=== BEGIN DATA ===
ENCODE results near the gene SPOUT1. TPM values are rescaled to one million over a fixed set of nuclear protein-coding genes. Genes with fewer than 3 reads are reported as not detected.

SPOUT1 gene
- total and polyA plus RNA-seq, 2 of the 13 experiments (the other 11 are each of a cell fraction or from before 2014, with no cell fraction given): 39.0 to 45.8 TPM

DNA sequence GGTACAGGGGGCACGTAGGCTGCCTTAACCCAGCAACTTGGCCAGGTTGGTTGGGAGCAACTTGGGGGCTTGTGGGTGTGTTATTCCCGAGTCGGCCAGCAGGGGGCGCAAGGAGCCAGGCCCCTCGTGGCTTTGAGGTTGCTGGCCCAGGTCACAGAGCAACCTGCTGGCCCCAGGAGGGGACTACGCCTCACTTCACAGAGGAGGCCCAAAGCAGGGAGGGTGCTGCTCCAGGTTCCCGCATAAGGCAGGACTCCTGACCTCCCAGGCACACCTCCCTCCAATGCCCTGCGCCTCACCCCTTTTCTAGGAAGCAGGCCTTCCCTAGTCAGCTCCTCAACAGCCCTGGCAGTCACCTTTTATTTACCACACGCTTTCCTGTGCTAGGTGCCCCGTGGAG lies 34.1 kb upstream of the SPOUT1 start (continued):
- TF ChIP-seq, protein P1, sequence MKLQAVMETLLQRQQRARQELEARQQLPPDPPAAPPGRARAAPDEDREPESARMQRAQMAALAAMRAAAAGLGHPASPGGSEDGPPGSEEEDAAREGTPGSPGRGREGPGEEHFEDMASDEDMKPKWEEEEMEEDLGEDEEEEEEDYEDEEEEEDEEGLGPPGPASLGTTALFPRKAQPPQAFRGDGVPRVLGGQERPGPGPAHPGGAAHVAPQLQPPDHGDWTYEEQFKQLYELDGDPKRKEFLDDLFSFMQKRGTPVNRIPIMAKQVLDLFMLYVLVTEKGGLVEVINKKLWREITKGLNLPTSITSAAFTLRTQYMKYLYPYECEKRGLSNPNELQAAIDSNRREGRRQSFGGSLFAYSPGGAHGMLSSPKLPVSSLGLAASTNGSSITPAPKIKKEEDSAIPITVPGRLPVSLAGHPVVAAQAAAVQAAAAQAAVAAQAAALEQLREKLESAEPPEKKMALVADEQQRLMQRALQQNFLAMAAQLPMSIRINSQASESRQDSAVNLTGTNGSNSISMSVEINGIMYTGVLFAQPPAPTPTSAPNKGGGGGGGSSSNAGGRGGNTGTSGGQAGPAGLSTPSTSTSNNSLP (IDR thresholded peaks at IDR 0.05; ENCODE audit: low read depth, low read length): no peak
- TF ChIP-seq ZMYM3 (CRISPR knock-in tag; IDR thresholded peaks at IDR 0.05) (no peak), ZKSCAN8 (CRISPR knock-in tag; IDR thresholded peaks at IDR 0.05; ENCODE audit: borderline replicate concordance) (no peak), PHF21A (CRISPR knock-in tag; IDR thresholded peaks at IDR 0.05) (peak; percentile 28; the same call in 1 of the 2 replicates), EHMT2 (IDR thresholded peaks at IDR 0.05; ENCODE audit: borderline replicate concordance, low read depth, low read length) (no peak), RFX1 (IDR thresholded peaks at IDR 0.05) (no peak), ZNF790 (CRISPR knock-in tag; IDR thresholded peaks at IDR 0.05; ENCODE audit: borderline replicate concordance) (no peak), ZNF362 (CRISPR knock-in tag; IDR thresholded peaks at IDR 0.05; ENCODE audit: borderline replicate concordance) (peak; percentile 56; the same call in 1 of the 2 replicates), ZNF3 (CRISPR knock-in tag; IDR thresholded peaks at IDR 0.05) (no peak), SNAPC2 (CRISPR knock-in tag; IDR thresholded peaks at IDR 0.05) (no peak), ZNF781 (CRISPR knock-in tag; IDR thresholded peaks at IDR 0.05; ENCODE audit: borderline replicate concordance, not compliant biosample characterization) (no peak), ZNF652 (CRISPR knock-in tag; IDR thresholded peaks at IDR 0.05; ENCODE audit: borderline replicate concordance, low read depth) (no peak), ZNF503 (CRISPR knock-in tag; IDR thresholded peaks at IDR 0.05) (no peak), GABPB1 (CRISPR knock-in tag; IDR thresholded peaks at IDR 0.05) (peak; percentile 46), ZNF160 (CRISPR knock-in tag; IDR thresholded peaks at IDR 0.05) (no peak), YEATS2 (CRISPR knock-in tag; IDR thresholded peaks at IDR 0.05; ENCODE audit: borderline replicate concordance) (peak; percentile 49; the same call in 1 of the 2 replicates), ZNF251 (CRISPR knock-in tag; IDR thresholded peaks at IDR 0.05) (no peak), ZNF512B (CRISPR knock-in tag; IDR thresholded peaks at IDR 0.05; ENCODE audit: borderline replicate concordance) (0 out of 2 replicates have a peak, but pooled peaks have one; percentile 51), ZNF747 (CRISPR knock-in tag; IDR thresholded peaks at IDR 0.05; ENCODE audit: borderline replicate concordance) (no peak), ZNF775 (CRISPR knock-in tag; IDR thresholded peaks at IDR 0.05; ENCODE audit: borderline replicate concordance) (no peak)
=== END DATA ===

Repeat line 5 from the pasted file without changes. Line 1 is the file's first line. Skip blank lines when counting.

- TF ChIP-seq, protein P1, sequence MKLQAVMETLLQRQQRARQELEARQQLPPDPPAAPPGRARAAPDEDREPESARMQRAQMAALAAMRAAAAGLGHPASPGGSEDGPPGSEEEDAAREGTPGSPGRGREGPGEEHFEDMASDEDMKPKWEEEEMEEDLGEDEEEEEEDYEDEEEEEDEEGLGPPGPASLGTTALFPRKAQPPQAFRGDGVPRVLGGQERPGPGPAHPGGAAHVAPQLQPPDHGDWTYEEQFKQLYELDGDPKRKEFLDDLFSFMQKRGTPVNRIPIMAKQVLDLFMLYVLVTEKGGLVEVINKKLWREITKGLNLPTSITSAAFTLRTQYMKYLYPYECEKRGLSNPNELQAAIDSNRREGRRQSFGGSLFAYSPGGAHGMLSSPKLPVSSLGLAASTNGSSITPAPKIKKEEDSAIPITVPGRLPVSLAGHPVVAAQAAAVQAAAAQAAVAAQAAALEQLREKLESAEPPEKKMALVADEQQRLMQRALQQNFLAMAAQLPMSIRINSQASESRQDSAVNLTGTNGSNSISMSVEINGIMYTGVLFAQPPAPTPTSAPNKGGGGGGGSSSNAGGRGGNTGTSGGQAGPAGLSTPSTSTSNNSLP (IDR thresholded peaks at IDR 0.05; ENCODE audit: low read depth, low read length): no peak